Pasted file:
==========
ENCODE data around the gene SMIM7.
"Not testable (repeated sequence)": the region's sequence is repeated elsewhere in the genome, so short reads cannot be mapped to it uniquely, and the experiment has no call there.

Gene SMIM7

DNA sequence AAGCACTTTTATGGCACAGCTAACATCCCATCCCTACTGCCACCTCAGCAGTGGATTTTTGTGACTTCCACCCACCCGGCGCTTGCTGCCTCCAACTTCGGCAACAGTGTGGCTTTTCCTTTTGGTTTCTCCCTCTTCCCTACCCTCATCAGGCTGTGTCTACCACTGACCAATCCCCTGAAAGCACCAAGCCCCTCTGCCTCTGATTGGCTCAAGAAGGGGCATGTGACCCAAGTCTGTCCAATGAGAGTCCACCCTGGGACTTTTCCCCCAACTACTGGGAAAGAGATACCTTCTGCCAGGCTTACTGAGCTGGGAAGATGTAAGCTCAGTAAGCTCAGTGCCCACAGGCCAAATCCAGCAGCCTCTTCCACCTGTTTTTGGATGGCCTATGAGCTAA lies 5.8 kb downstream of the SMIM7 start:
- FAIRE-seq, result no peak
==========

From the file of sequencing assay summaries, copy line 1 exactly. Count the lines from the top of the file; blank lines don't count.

ENCODE data around the gene SMIM7.